Many riders tell me their horse feels off when they first get on, but works out of it. In some cases, this could be the sign of something serious needing further investigation. Soreness can disappear as the horse warms up, and then reappear a few hours after the work out. The reason is that soft tissue injuries almost always cause more pain when they are cold, because that is when the muscles are tightest. As the muscles warm up, they stretch out and send fewer pain signals. After the work out, all the soft tissue cools down and tightens again, often adding a few more muscle fibers to the tight area. You can see how, over time, this scenario can turn into more pain and escalate into an injury requiring a long lay-up.
Just because an injured area feels better after it warms up doesn’t mean that everything is okay. Stiffness and pain mean something, especially if they create a pattern over time. That is not to say that all muscle soreness is bad. Some aches are inevitable in becoming fit.
Sports massage for your horse can help ease soreness and pinpoint areas that are prone to tightness. Massage is helpful both before and after (after the horse has cooled down; I never massage right after a workout) exercise.
Massage therapy benefits the body in ways that most warm-up routines fail to do. Over time, select muscles may tighten and shorten. This greatly endangers the body, and unfortunately, an athlete is rarely aware of it until after an injury has occurred. A further benefit of regular sessions is that oxygen flow is naturally improved, which creates healthier conditions for muscles, optimizing body tissue. Increasing the flexibility in soft tissue can greatly reduce the incidence of injury.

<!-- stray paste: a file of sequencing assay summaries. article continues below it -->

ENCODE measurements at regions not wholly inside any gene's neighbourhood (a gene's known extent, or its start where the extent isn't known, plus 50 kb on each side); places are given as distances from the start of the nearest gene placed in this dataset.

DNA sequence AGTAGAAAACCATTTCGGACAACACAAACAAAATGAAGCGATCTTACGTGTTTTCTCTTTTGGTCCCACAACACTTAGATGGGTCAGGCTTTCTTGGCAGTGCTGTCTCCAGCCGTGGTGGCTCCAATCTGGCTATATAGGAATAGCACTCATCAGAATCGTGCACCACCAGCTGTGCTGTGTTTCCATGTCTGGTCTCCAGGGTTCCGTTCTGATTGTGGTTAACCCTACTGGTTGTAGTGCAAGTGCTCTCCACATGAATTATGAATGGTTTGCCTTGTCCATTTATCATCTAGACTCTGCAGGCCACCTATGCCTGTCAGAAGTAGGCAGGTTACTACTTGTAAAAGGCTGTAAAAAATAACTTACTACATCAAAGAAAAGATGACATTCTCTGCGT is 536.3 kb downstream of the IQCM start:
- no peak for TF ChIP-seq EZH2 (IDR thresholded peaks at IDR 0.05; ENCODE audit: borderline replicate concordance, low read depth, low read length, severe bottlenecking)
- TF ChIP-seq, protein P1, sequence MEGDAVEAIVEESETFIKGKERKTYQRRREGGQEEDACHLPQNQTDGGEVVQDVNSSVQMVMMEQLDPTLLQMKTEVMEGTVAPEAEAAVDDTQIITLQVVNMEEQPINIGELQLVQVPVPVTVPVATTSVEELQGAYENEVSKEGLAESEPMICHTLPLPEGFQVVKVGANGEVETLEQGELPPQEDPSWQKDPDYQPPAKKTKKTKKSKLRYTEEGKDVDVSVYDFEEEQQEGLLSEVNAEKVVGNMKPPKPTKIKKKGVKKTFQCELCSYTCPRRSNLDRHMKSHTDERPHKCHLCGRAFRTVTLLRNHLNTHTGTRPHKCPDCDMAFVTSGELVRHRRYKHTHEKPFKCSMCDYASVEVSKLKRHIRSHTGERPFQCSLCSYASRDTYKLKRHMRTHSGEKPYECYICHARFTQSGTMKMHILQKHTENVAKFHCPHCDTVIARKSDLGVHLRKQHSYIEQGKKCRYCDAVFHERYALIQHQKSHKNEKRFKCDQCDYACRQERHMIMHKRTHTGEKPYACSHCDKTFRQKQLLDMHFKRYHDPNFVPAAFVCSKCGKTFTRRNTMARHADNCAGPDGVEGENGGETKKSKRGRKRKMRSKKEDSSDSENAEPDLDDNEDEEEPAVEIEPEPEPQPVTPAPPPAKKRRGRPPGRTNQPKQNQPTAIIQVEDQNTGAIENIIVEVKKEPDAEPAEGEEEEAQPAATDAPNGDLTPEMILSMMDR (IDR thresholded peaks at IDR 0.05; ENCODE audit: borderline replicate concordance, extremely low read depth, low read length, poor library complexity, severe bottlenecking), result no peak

What happens when your horse gets injured? There is the initial pain and then reduced blood carrying oxygen to the injury site. The reduced circulation then causes an involuntary spasm or contraction. The spasm helps create a protective splint, which is natures’ way of immobilizing the injured area. The spasm, while in some ways protecting the area, creates more pain, and therefore more spasms. Quite a system, right?
In the beginning of recovery, there is inflammation. There is a purpose to inflammation: it helps the body clear out damaged tissue and muscle fibers. Icing will keep the inflammation from becoming extreme.
New muscle fibers will form as the injury heals. It is crucial, once the body is healed, to keep all tissue, new and old, flexible and pliable with massage and gentle exercise. Cold laser therapy can help with healing damaged tissue, but spasms formed during the injury must be manually removed. I never massage a newly injured horse, or work on any area that is inflamed. Once time has passed, massage is essential to keep the muscles pliable and encourage circulation.
A body free of tension and stress can function at an optimum level. Muscles can move and blood can circulate freely. As a result, oxygen and nutrients are carried to all cells and toxins are eliminated. Freeing a body from tension allows the innate healing mechanisms of the immune system to function. Conditions such as arthritis, tendinitis, backache, neck pain, shoulder pain, digestive disorders, nervousness, headaches, sciatica and more, all benefit from stress and trigger point therapy.
Stress point therapy can be used as a warm up to prevent injuries. After a work out, body work relieves stiffness, pain, prevents tying up, and cramps. Sports massage at a competition is that ounce of prevention that may mean the difference between staying strong and preventing slight muscle tension from turning into a problem and a major injury.